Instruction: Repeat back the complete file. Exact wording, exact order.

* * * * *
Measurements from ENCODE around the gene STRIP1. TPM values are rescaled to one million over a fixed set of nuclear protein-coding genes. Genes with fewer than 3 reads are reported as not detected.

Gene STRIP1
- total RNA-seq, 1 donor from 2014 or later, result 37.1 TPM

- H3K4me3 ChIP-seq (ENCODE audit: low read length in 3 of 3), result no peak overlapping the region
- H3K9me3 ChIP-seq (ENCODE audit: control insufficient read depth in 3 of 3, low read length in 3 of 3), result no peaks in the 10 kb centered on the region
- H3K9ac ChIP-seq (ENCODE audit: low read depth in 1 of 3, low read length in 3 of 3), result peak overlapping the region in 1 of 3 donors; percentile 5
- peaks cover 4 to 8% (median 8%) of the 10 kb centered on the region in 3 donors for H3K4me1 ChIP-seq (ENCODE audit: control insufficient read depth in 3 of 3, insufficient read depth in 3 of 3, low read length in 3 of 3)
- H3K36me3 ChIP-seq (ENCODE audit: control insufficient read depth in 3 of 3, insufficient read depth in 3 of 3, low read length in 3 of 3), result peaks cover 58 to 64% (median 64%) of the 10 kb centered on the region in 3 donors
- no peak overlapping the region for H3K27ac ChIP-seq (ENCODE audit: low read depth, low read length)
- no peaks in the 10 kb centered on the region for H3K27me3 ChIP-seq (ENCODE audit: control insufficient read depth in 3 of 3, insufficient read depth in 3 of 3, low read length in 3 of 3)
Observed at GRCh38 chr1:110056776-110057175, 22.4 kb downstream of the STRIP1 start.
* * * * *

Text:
Measurements from ENCODE around the gene STRIP1. TPM values are rescaled to one million over a fixed set of nuclear protein-coding genes. Genes with fewer than 3 reads are reported as not detected.

Gene STRIP1
- total RNA-seq, 1 donor from 2014 or later, result 37.1 TPM

- H3K4me3 ChIP-seq (ENCODE audit: low read length in 3 of 3), result no peak overlapping the region
- H3K9me3 ChIP-seq (ENCODE audit: control insufficient read depth in 3 of 3, low read length in 3 of 3), result no peaks in the 10 kb centered on the region
- H3K9ac ChIP-seq (ENCODE audit: low read depth in 1 of 3, low read length in 3 of 3), result peak overlapping the region in 1 of 3 donors; percentile 5
- peaks cover 4 to 8% (median 8%) of the 10 kb centered on the region in 3 donors for H3K4me1 ChIP-seq (ENCODE audit: control insufficient read depth in 3 of 3, insufficient read depth in 3 of 3, low read length in 3 of 3)
- H3K36me3 ChIP-seq (ENCODE audit: control insufficient read depth in 3 of 3, insufficient read depth in 3 of 3, low read length in 3 of 3), result peaks cover 58 to 64% (median 64%) of the 10 kb centered on the region in 3 donors
- no peak overlapping the region for H3K27ac ChIP-seq (ENCODE audit: low read depth, low read length)
- no peaks in the 10 kb centered on the region for H3K27me3 ChIP-seq (ENCODE audit: control insufficient read depth in 3 of 3, insufficient read depth in 3 of 3, low read length in 3 of 3)
Observed at GRCh38 chr1:110056776-110057175, 22.4 kb downstream of the STRIP1 start.